An Aging Population
According to an AARP study, only a fifth of Baby Boomers plan to move to a new geographic area when they retire. That means that most retirees are planning to age in their current community and hope to maintain their independence as long as possible. Property managers are experiencing a growing number of reports of resident isolation and medical challenges in their managed community. They are often able to identify signs that someone is struggling, ill or in need of help, and can be a resource to contact an appropriate organization or family member to intervene.
One common malady of the elderly is dementia; more than 5 million Americans currently suffer from the disease. Dementia is a general term for several types of brain cognition impairment, such as Alzheimer’s disease, that cause changes in behavior and loss of function severe enough to affect an individual’s daily life. The disease is progressive, with most patients having only 6-8 years of life after diagnosis. There is no cure for dementia, and treatment focuses on maintaining the patient’s quality of life.
Symptoms of Dementia
Dementia symptoms begin with short-term memory impairment, personality changes, mood swings and the loss of some daily life functions such as preparing food or getting dressed. As time goes on, patients can become easily agitated and confused. They might get lost in their community or forget familiar faces, leave the stove on or water running until it floods their home, or their motor skills may become severe enough that they hurt themselves. They can also suffer from hallucinations, become aggressive, or become unable to speak or understand people talking to them.
These symptoms may be reported by a neighbor, but they may seem at first as if the senior has a short temper or is just “a little confused”. Because an onsite property manager or building staff member sees residents so frequently, they identify these signs and alert health professionals or a personal contact.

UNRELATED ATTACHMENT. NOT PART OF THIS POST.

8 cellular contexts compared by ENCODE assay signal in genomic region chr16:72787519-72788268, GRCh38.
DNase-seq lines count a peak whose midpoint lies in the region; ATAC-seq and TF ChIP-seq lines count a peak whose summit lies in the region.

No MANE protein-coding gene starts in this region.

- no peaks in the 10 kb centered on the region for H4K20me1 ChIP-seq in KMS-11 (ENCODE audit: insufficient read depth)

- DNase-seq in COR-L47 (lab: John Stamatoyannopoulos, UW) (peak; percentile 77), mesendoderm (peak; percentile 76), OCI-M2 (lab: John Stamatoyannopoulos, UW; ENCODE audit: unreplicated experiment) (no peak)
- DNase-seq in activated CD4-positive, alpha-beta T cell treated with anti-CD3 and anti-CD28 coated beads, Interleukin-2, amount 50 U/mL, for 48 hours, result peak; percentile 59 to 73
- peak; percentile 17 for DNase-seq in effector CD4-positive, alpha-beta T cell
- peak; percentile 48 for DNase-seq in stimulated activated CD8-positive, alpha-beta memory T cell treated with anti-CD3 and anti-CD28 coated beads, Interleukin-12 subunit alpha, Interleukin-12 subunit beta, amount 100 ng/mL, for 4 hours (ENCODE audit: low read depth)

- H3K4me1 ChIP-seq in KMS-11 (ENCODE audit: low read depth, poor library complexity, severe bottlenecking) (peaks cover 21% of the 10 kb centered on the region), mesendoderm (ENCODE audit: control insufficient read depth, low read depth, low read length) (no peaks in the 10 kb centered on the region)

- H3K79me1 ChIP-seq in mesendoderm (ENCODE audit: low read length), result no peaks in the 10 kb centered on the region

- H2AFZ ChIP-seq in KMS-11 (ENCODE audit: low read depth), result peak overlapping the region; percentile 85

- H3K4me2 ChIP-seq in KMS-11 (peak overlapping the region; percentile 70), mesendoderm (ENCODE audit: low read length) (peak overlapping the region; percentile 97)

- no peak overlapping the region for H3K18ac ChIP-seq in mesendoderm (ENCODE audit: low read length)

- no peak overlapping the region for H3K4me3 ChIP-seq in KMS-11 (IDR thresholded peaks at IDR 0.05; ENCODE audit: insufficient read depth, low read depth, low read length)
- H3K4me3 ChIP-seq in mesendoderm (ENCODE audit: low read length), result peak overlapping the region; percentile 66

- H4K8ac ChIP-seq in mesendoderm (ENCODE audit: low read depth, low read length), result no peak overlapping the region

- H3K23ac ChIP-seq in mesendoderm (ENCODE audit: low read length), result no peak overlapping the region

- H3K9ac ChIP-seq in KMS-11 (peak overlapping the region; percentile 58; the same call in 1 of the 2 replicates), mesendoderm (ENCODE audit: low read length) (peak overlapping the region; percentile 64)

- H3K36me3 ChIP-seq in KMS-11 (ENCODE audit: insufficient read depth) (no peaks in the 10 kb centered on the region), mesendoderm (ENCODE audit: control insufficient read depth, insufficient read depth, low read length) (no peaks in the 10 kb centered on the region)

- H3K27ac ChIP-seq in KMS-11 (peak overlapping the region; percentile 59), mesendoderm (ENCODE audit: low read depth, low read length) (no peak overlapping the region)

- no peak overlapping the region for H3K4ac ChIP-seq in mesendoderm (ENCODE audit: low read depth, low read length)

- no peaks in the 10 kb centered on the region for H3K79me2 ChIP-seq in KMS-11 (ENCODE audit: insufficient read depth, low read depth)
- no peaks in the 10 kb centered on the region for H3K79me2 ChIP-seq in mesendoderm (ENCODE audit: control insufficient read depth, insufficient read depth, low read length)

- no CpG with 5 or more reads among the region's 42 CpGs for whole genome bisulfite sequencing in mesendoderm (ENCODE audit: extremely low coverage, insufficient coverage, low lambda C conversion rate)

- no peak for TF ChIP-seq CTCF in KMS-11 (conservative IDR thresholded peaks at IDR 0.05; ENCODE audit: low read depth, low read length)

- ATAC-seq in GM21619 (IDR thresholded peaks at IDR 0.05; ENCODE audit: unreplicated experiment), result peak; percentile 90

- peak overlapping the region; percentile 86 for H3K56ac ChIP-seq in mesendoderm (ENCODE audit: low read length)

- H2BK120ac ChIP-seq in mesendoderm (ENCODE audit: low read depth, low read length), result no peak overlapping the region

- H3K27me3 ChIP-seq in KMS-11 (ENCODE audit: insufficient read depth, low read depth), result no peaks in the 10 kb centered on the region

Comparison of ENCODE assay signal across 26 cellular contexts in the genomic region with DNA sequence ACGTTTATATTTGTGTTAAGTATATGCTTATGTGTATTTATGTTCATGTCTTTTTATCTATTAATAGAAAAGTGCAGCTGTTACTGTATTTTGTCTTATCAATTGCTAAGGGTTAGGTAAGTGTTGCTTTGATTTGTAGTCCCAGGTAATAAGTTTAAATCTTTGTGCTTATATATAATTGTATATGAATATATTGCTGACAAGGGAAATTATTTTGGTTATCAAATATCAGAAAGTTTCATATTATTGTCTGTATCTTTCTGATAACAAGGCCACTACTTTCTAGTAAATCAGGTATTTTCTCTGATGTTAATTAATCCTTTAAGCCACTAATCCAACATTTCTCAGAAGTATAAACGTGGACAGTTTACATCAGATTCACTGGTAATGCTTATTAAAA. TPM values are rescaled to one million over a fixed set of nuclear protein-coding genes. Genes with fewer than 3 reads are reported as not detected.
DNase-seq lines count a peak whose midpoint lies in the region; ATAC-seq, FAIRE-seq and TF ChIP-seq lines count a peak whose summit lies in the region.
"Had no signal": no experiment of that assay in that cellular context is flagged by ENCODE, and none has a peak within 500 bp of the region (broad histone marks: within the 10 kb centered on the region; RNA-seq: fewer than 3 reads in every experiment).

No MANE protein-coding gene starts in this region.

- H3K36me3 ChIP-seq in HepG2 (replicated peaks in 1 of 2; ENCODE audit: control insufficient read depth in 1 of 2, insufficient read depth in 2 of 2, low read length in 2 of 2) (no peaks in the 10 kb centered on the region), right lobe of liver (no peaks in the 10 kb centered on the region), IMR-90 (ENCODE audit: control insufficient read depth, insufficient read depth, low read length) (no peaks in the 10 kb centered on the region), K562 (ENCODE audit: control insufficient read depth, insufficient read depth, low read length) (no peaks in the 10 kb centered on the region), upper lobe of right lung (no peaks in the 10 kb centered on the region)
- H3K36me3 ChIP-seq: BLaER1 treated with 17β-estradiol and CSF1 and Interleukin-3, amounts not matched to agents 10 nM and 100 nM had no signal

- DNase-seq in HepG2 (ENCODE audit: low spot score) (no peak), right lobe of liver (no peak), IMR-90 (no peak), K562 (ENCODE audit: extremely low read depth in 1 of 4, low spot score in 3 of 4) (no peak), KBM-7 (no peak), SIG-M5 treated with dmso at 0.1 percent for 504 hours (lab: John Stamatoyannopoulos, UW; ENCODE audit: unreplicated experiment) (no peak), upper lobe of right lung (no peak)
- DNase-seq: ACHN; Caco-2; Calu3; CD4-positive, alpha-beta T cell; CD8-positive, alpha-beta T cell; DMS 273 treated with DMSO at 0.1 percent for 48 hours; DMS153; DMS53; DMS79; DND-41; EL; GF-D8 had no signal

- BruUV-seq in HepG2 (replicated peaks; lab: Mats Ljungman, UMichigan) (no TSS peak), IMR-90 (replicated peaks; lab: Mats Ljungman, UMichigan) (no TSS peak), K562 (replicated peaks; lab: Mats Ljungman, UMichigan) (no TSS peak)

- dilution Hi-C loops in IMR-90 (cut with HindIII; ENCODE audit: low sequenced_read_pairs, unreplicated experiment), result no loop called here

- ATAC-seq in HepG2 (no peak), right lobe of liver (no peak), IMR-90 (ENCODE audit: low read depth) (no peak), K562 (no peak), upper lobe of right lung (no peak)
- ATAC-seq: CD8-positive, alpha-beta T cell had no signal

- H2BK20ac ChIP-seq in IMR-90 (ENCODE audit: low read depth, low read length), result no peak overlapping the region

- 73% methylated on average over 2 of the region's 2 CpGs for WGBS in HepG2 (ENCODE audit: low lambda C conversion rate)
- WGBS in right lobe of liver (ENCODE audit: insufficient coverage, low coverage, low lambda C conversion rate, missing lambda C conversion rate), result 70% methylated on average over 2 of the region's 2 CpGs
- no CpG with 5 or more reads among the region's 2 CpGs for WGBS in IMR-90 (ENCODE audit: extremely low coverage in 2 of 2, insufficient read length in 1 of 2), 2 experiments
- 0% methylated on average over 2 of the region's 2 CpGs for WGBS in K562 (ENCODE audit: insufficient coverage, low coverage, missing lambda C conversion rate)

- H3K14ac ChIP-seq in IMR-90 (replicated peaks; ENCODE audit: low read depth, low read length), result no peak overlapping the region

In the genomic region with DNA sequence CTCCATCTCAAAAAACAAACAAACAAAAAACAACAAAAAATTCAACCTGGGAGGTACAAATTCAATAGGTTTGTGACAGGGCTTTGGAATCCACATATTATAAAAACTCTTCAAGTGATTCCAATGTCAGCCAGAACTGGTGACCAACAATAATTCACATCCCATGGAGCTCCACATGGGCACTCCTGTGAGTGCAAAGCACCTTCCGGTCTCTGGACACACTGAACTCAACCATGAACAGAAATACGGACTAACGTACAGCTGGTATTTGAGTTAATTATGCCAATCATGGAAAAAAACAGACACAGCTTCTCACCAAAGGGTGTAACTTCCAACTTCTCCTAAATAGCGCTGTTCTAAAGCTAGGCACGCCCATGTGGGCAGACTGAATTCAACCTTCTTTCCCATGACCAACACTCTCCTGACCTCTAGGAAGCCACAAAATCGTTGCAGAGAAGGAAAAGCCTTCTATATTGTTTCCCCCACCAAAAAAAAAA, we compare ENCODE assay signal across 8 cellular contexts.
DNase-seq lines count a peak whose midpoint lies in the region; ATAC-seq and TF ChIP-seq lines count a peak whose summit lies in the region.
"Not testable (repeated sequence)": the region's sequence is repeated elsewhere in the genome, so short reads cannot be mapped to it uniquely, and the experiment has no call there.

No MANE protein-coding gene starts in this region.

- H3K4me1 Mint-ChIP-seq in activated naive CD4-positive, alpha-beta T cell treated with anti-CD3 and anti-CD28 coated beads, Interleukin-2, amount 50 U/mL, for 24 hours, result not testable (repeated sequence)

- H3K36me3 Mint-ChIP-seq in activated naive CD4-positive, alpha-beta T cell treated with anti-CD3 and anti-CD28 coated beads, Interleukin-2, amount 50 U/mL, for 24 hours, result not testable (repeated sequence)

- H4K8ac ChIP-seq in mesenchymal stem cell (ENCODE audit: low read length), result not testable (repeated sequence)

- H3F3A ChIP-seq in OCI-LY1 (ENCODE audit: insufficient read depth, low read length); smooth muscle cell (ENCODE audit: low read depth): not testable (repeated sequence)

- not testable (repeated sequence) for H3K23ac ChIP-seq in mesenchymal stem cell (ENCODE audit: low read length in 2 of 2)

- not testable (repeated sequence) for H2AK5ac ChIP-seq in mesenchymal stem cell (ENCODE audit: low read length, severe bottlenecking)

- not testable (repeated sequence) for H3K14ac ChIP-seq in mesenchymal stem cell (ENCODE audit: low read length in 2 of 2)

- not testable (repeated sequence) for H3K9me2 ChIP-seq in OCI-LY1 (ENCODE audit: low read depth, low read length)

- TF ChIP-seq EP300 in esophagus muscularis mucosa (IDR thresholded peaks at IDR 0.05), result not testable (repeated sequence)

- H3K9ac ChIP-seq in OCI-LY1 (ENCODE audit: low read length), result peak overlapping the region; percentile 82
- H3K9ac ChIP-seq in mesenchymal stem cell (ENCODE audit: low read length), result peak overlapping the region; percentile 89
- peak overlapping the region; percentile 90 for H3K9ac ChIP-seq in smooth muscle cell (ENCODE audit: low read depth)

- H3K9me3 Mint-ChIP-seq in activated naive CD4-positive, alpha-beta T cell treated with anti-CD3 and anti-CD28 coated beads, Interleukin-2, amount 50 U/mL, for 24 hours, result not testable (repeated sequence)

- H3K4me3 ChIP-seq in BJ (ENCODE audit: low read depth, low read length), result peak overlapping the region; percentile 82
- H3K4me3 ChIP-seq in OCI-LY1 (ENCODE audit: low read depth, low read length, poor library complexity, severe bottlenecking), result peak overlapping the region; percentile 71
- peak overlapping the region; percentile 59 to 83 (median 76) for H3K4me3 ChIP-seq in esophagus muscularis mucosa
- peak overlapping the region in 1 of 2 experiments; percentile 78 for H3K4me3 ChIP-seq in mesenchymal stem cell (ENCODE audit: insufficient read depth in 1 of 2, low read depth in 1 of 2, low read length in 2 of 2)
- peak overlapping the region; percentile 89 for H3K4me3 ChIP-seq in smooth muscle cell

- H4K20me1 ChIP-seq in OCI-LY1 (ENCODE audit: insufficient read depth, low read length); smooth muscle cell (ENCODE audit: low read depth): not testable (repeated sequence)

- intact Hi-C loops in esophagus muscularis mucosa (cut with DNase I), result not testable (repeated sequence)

To determine whether a resident is displaying the onset of dementia, look for these signs:
- Does the resident have trouble understanding instructions or following a conversation?
- Does the resident have trouble forming sentences or logical speech?
- Does the resident curse, behave aggressively or verbalize nonsense words?
- Does the resident lose things frequently, forget where they live or get lost in the building or community?
- Has the resident caused a safety hazard through forgetfulness or motor skill problems?
How Property Managers Help
It is possible to create an environment in a community association that enhances a resident’s quality of life. Property managers should prepare for an encounter with a person with dementia before the situation occurs. Thinking through successful communication strategies, and identifying organizations that provide assistance that will give the manager the right resources to be helpful. Best practices for communication include:
- Maintaining eye contact and a friendly demeanor
- Avoiding touching the person or making quick movements
- Speaking slowly, clearly and with a gentle, patient tone of voice
- Talking to the resident rather than communicating in writing – the resident may have trouble reading and/or understanding
- Avoiding arguments or complicated questions
To learn more about signs and symptoms of dementia, download the free app entitled “Dementia Guide Expert for Families” for iPhone or Android.
Read our related article, “How Aging in Place Affects Your Community.”